Image of Pennsylvania state for Medical Marijuana
HARRISBURG -- Gov. Tom Wolf met today with families advocating for the legalization of medical marijuana in another sign that the issue may have new traction at the Capitol.
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Before the meeting, Senate Republican leader, Jake Corman, and Democratic leader, Jay Costa, joined senators from both parties in a press conference led by sponsors of a bill to permit patients with a doctor’s recommendation to purchase and use marijuana sold at licensed centers.
 
A medical marijuana bill passed the Senate last year but did not move in the House, where Republican leadership had expressed skepticism that the state, rather than the federal government, should designate marijuana as medicine.
 
But the new House Republican leader, Dave Reed, supports medical marijuana, and said Monday that he had asked for House hearings in hopes of arriving at a version of a bill that could be a starting point for negotiations with the Senate.
 
“We’ve got too many kids and too many citizens in general that can potentially benefit from the use of medical marijuana,” Mr. Reed said. “We just need to make sure it’s regulated in the most appropriate fashion possible and that we’re not creating a lot of unintended consequences.”
 
Mr. Wolf supported medical marijuana during his campaign, and today he told the families, Senate sponsors Mike Folmer, a Republican, and Daylin Leach, a Democrat, and gathered reporters that he would sign a bill into law.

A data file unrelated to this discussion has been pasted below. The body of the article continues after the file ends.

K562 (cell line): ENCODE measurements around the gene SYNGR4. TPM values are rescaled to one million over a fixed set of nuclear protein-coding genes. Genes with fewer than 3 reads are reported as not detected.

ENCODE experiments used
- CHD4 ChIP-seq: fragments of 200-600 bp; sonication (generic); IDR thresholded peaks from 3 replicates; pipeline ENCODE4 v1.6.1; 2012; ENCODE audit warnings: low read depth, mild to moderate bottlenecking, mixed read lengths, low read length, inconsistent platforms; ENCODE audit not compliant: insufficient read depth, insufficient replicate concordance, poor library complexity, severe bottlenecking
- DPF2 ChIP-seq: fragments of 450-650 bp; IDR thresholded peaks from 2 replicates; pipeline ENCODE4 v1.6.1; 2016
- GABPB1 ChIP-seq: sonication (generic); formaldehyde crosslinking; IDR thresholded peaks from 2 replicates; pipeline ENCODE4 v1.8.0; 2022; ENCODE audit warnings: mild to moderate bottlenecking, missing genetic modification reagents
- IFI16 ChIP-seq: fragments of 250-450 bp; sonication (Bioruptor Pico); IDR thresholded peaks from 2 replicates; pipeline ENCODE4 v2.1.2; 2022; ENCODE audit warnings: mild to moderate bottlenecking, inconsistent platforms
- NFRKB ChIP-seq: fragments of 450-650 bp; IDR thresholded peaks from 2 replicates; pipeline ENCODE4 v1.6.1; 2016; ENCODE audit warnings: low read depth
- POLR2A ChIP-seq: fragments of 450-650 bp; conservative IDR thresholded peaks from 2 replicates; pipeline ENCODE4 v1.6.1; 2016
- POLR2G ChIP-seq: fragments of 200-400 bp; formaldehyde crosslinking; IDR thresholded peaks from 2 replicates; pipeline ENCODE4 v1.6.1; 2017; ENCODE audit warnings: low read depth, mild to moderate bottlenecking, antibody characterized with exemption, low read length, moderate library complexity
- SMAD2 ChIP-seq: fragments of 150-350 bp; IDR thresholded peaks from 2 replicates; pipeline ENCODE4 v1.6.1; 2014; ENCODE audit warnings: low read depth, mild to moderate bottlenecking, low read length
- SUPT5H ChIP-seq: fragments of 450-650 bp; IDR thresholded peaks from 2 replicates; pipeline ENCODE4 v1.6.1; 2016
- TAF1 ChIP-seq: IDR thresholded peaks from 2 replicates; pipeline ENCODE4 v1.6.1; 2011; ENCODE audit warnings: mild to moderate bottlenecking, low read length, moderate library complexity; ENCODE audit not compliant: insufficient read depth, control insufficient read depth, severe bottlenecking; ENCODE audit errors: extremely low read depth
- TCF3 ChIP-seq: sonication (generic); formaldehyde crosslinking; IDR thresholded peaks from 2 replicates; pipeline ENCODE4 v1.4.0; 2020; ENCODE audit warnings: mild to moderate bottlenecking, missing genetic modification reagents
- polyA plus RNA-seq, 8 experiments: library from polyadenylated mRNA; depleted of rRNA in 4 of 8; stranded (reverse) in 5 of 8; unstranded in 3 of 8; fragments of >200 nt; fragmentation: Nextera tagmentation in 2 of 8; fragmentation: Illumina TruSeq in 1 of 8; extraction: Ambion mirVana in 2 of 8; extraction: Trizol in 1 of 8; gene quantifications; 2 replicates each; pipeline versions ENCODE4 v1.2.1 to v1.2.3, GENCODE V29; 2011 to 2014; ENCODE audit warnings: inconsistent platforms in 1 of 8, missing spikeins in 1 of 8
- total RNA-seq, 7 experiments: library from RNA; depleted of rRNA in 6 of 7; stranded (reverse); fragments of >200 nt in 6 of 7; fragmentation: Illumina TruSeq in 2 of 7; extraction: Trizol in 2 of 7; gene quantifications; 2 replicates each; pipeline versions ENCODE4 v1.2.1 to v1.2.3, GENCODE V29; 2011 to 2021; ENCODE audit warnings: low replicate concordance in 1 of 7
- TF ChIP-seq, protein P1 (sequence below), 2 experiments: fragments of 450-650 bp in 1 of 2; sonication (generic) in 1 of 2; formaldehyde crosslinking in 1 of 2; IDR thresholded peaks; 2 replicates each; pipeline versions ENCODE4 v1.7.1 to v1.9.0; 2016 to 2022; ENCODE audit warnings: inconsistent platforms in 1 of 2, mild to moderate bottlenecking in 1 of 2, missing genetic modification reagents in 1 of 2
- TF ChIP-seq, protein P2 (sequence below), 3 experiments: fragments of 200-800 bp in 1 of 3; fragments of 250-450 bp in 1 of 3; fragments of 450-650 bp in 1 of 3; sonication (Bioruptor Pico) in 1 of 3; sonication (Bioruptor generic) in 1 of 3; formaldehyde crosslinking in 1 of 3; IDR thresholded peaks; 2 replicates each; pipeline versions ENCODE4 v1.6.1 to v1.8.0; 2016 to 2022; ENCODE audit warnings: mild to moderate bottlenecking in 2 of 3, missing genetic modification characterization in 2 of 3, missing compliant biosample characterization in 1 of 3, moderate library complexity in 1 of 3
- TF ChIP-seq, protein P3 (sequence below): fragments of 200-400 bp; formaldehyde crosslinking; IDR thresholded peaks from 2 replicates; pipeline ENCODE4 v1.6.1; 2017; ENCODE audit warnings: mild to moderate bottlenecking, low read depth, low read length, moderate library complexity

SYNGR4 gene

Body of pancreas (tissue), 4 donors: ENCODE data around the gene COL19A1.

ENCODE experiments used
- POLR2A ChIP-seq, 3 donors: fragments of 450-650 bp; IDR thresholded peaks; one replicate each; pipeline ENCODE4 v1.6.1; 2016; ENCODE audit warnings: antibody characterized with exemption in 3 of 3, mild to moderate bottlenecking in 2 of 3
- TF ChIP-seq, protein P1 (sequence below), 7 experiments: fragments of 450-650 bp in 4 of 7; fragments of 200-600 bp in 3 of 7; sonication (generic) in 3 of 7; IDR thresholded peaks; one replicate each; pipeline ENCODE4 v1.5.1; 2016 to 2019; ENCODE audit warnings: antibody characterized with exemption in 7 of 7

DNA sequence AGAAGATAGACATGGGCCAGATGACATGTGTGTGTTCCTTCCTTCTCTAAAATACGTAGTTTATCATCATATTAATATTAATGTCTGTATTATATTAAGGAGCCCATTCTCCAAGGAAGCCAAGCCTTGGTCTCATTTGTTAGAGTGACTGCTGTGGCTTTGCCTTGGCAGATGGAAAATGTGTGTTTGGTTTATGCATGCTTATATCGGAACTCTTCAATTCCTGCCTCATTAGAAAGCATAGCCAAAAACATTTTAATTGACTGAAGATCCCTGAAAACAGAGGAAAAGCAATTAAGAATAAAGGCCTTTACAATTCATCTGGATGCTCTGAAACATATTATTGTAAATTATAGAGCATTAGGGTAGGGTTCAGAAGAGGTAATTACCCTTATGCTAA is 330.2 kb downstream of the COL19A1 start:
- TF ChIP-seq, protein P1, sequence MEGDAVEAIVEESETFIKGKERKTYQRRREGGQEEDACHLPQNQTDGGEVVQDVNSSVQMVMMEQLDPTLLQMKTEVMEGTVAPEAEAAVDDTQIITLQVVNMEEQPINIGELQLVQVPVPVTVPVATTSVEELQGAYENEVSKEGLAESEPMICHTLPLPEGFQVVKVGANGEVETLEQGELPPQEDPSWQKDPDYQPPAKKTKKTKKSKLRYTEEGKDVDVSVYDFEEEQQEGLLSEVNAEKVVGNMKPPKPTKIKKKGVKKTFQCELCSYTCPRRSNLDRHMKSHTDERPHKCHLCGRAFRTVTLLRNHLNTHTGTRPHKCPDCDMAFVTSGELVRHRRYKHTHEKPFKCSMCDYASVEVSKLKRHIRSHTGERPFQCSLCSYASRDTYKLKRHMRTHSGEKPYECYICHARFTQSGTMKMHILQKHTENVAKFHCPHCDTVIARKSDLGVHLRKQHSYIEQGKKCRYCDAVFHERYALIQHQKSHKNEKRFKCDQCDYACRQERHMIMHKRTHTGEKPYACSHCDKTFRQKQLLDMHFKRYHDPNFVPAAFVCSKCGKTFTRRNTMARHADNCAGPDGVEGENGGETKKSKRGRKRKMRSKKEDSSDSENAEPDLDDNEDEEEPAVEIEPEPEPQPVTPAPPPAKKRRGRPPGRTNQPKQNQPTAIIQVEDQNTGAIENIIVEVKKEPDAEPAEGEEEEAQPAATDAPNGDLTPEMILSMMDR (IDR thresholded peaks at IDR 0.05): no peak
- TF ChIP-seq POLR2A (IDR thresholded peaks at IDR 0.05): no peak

“I believe that doctors should have the ability and the right to prescribe the drugs they understand make the most sense for their patients,” Mr. Wolf said. “I fully support what these two are doing.”
 
Mr. Wolf's predecessor, Gov. Tom Corbett, opposed any broad legalization of medical marijuana, though he called for the creation studies that would provide cannabidiol, a nonpsychoactive component of marijuana, to children with severe seizures.
 
Among the patients and family members Mr. Wolf met was 2-year-old Monroe Barrett, of New Bethlehem, whose intractable epilepsy causes convulsions that last from five minutes to two-and-a-half hours, said his mother, Haley Barrett.
 
“It’s very hard,” Ms. Barrett said. “We mostly end up at the emergency room when he has them that long.”
 
 
Karen Langley ~ ~ January 27, 2015
 
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